Feudalism Makes a Comeback in China

The linguistic quirks of a bygone era signal the inequalities of the present.
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A man uses a brush and water to write Chinese characters on a road in central Beijing. (David Gray/Reuters)

Recent news from China has focused on how the politically well-connected and well-off have used their positions to avoid punishment and enjoy preferential treatment. Commentators in the Western news media have likened these trends, fueled in part by economic liberalization, to a Chinese "Gilded Age," in reference to the period of wealth creation, freewheeling robber barons, and social inequity in the United States a century ago. But how do today's Chinese see their own country? Linguistic trends reveal that some fear China's history is repeating itself.

 

Both online and off, Chinese have dusted off outdated vocabulary to describe their government and various social phenomena. Old fashioned phrases likeguanfu (官府) "Official Mansion" and yamen (衙门) "Official Gates" are used to refer to the authorities or the police, while tianchao (天朝) "Celestial Dynasty" is used as a synonym for China in general.

These phrases were seldom heard in the days of Mao's China, when they were seen as obsolete artifacts of a feudal era that had been eclipsed by the new and glorious socialist state. Once again part of everyday speech, they are usually used in a mocking or ironic context, when citizens criticize the failings of government policies or air their frustrations with the state of Chinese society. These changes show that many Chinese feel they are once again living in "Old China."

"Old China" and "New China" are used to describe two vastly different eras in the orthodox version of history according to the Chinese Communist Party. The terms differentiate between the eras before and after the communist victory on the mainland, known to many simply as "Liberation." After the People's Republic of China was founded in 1949, many of the customs and practices from "Old China" were deemed products of the "old society." Children growing up in "New China," were taught to view the "old society" as a backward and hellish world of gangsters and concubines, where most people lived miserable lives as sharecroppers under the tyranny of brutal landlords. "Old China" was spoken of as a world of exploitation, inequity, and superstition; where warlords, landlords, and foreigners owned all of the capital while they robbed and oppressed the common Chinese. Due to decades of institutional and political stagnation, compounded by the effects of a series of wars, famines, and subjugation at the hands of foreign imperial powers, this less than flattering description of an earlier China was more or less true at the beginning of the 20th century.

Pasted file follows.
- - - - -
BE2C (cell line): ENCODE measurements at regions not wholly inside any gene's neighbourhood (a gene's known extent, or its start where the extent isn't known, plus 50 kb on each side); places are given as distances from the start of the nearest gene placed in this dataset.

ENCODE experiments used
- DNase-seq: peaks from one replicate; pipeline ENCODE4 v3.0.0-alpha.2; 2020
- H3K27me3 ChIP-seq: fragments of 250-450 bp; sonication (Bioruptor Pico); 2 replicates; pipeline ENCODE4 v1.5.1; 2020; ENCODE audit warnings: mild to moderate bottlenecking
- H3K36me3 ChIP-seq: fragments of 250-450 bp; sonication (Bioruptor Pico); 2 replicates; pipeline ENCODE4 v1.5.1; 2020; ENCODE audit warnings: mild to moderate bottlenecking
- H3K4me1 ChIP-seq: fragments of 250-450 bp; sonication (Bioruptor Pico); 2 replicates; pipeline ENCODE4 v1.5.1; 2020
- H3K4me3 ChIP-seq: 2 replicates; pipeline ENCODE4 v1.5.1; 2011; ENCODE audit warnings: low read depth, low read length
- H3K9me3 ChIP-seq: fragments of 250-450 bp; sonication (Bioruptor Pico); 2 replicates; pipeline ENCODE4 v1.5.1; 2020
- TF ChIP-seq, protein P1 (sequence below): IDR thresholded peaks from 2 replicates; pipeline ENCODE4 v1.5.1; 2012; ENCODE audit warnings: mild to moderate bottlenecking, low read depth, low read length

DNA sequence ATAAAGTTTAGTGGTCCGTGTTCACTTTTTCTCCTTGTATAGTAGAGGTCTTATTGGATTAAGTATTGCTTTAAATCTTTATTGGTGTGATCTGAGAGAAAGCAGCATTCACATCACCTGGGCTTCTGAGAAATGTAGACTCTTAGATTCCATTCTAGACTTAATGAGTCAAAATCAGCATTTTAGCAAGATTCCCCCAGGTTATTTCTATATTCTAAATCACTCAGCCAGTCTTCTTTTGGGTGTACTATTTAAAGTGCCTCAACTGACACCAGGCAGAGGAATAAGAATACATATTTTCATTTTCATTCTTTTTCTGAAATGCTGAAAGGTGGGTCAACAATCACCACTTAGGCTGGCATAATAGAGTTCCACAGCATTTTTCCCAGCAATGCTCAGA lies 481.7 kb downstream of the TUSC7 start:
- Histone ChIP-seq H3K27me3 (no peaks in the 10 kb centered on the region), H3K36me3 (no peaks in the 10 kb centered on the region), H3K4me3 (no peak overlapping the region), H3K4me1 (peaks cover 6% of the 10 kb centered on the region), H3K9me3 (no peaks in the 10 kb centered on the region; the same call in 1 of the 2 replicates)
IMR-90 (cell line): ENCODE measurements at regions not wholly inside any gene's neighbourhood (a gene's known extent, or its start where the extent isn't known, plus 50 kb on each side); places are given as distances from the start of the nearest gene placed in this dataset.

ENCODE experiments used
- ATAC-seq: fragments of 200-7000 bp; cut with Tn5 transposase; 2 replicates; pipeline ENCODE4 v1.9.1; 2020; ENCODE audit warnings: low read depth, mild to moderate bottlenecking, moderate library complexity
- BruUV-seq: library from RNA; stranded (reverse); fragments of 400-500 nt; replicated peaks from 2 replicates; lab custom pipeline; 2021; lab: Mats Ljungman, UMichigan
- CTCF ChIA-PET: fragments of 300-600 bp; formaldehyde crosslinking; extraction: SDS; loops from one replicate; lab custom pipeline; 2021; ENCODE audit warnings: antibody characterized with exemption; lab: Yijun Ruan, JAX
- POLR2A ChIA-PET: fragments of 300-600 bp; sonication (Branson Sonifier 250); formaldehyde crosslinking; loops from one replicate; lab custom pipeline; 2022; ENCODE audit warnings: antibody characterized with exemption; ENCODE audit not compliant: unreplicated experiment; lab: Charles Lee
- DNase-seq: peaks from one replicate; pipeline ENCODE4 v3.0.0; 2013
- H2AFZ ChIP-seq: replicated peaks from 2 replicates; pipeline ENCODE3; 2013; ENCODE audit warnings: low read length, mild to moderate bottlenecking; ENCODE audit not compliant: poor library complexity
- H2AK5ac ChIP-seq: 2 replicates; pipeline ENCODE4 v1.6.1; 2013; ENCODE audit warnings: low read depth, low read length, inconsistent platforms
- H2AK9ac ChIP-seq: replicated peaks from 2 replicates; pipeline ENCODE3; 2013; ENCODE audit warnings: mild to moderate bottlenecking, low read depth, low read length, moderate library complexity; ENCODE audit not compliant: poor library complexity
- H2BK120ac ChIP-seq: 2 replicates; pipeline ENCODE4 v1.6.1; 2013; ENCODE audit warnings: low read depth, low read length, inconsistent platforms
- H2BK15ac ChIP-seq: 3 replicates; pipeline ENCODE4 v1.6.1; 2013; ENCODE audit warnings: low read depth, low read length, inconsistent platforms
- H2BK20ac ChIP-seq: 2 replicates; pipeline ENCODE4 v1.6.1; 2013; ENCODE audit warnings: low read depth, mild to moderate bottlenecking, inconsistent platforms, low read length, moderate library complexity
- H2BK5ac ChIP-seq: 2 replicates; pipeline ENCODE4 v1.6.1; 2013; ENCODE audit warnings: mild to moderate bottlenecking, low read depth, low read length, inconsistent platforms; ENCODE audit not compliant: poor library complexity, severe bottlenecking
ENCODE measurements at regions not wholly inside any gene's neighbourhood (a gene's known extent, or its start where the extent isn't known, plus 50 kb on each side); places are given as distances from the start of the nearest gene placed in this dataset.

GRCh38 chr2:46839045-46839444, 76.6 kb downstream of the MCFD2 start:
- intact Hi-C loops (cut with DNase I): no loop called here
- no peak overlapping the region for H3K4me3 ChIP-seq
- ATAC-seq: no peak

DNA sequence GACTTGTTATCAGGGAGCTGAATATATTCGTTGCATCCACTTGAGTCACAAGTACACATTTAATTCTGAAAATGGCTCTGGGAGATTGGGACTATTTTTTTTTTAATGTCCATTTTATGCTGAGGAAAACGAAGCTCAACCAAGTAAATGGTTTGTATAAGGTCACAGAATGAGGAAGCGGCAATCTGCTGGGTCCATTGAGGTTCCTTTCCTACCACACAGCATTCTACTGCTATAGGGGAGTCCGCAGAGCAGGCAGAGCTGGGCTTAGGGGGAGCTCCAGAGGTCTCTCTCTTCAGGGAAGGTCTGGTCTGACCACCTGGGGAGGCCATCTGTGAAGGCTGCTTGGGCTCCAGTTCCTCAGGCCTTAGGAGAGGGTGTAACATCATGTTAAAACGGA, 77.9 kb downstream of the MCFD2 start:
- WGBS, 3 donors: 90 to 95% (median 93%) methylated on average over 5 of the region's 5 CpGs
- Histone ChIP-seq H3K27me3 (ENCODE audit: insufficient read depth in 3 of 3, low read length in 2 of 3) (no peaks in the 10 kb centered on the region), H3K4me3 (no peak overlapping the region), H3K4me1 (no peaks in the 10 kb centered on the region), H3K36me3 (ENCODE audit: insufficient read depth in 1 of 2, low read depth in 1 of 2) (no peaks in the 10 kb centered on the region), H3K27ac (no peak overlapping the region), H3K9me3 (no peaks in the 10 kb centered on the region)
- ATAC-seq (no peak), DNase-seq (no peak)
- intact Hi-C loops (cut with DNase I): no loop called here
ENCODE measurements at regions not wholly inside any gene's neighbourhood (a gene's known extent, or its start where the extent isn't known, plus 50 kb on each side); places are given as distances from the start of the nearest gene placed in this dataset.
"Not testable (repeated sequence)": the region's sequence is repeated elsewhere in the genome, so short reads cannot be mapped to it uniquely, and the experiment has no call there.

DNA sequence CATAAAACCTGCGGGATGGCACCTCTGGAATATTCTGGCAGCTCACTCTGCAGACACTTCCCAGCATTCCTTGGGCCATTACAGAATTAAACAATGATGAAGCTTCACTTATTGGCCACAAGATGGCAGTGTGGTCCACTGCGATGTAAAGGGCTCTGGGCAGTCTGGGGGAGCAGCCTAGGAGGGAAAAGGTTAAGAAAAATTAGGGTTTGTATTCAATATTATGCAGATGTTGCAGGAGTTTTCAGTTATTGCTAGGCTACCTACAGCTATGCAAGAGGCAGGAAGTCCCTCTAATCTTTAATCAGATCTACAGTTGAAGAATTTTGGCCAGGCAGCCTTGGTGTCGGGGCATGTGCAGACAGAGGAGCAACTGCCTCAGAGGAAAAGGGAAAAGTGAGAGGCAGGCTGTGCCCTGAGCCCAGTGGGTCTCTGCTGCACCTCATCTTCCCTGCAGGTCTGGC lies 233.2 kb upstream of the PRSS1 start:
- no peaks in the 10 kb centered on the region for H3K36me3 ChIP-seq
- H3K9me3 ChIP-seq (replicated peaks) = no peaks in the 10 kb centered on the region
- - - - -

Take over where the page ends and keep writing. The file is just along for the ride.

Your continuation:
At this time, progressive Chinese revolutionaries like Chen Duxiu and Lu Xun embraced a prevalent, problematic binary that depicted the West as modern and China as backwards, and they criticized conservative ways of thinking that held China up as a superior civilization despite its economic and political oppression. Driven by these ideas - in particular that the modern and the traditional were mutually exclusive - the Chinese Communist Party (CCP) sought to revive the nation by replacing old superstitions with modern science and "feudal" society with socialism. Despite the anti-imperialist slant and slogans of nationalist self-determination, the CCP did not reject the most basic assumptions behind imperialist thought; rather, they sought to change China's status within the existing framework.

Teng He is a student of politics, philosophy, and economics at the University of British Columbia.

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